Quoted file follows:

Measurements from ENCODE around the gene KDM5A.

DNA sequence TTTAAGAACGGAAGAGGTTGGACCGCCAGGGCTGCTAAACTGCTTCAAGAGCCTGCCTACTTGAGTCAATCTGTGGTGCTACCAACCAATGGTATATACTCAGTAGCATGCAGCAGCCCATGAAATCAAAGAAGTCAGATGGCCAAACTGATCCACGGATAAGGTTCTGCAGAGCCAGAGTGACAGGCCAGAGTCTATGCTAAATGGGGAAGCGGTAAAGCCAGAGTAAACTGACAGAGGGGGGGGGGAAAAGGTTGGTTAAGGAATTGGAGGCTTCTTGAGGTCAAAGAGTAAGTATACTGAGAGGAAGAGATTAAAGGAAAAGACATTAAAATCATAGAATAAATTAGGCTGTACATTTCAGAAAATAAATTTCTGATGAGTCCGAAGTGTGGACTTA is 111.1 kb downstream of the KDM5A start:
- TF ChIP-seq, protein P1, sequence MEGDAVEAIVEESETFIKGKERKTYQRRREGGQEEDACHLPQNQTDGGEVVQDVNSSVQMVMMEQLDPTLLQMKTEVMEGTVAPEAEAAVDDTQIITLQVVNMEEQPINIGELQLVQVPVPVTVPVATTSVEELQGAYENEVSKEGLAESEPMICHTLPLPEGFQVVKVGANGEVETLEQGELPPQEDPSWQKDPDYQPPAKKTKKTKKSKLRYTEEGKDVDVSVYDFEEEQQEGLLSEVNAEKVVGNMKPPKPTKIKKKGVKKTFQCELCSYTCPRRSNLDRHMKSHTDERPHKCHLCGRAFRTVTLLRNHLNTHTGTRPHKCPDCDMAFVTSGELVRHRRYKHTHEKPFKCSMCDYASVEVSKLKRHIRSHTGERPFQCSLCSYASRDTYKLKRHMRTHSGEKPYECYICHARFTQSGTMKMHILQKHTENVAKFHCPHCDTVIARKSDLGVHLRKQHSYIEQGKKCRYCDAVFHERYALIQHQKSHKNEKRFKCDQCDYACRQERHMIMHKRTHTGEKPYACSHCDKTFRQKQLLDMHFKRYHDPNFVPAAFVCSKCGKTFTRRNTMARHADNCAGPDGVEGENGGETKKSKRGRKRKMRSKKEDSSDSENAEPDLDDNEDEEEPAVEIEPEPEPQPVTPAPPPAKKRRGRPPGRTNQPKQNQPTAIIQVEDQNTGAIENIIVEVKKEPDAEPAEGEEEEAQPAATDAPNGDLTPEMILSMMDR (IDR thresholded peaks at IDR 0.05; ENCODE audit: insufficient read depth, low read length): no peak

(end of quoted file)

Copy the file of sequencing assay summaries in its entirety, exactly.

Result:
Measurements from ENCODE around the gene KDM5A.

DNA sequence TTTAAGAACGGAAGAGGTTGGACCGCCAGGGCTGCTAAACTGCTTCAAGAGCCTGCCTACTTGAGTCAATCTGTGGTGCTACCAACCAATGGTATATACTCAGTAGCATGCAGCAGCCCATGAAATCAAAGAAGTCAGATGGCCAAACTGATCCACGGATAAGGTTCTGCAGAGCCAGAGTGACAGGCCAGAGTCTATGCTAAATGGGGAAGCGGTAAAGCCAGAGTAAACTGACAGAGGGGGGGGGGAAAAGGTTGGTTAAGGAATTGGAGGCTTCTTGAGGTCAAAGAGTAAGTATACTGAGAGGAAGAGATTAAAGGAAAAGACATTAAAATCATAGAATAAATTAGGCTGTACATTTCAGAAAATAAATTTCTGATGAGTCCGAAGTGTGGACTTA is 111.1 kb downstream of the KDM5A start:
- TF ChIP-seq, protein P1, sequence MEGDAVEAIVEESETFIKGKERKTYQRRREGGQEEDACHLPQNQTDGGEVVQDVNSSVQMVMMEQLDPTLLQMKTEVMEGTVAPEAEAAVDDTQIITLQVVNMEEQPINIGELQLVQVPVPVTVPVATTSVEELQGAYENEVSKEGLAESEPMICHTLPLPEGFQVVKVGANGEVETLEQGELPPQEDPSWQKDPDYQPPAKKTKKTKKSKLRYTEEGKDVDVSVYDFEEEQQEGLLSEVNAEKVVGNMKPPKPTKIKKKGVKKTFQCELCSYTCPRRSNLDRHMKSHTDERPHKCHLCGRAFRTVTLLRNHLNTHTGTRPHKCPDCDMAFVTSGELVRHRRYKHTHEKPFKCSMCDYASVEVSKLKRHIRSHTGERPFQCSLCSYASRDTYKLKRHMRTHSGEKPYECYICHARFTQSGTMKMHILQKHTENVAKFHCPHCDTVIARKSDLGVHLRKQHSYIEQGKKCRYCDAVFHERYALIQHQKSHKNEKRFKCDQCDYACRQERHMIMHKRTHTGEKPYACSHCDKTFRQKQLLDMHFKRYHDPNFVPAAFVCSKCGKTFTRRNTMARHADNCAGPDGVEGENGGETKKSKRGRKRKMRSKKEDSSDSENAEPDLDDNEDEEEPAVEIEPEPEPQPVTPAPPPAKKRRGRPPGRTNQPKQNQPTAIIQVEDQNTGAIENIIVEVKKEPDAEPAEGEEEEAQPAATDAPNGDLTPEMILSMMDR (IDR thresholded peaks at IDR 0.05; ENCODE audit: insufficient read depth, low read length): no peak